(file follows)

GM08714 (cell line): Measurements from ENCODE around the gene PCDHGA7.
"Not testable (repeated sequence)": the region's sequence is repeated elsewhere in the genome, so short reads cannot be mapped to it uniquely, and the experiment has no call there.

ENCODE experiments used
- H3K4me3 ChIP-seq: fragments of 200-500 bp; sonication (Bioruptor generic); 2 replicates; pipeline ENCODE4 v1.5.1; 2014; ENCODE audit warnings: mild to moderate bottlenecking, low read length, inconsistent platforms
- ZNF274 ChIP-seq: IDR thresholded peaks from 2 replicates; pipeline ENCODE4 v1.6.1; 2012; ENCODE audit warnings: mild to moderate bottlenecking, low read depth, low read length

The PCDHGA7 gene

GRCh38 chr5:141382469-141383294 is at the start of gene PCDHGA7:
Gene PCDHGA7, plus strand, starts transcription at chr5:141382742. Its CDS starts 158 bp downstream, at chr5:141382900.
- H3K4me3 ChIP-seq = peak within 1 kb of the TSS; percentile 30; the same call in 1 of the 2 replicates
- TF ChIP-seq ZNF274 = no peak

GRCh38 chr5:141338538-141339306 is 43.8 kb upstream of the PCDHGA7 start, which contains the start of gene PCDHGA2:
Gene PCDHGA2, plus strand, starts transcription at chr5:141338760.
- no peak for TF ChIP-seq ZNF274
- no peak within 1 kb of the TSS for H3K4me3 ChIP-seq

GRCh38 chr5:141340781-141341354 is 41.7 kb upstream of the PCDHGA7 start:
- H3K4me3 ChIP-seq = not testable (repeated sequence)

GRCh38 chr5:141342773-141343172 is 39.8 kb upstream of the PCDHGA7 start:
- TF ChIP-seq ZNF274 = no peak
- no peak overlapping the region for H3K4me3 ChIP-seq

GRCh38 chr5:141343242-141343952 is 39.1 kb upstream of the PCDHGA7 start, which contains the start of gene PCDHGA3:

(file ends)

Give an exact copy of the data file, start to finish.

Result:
GM08714 (cell line): Measurements from ENCODE around the gene PCDHGA7.
"Not testable (repeated sequence)": the region's sequence is repeated elsewhere in the genome, so short reads cannot be mapped to it uniquely, and the experiment has no call there.

ENCODE experiments used
- H3K4me3 ChIP-seq: fragments of 200-500 bp; sonication (Bioruptor generic); 2 replicates; pipeline ENCODE4 v1.5.1; 2014; ENCODE audit warnings: mild to moderate bottlenecking, low read length, inconsistent platforms
- ZNF274 ChIP-seq: IDR thresholded peaks from 2 replicates; pipeline ENCODE4 v1.6.1; 2012; ENCODE audit warnings: mild to moderate bottlenecking, low read depth, low read length

The PCDHGA7 gene

GRCh38 chr5:141382469-141383294 is at the start of gene PCDHGA7:
Gene PCDHGA7, plus strand, starts transcription at chr5:141382742. Its CDS starts 158 bp downstream, at chr5:141382900.
- H3K4me3 ChIP-seq = peak within 1 kb of the TSS; percentile 30; the same call in 1 of the 2 replicates
- TF ChIP-seq ZNF274 = no peak

GRCh38 chr5:141338538-141339306 is 43.8 kb upstream of the PCDHGA7 start, which contains the start of gene PCDHGA2:
Gene PCDHGA2, plus strand, starts transcription at chr5:141338760.
- no peak for TF ChIP-seq ZNF274
- no peak within 1 kb of the TSS for H3K4me3 ChIP-seq

GRCh38 chr5:141340781-141341354 is 41.7 kb upstream of the PCDHGA7 start:
- H3K4me3 ChIP-seq = not testable (repeated sequence)

GRCh38 chr5:141342773-141343172 is 39.8 kb upstream of the PCDHGA7 start:
- TF ChIP-seq ZNF274 = no peak
- no peak overlapping the region for H3K4me3 ChIP-seq

GRCh38 chr5:141343242-141343952 is 39.1 kb upstream of the PCDHGA7 start, which contains the start of gene PCDHGA3: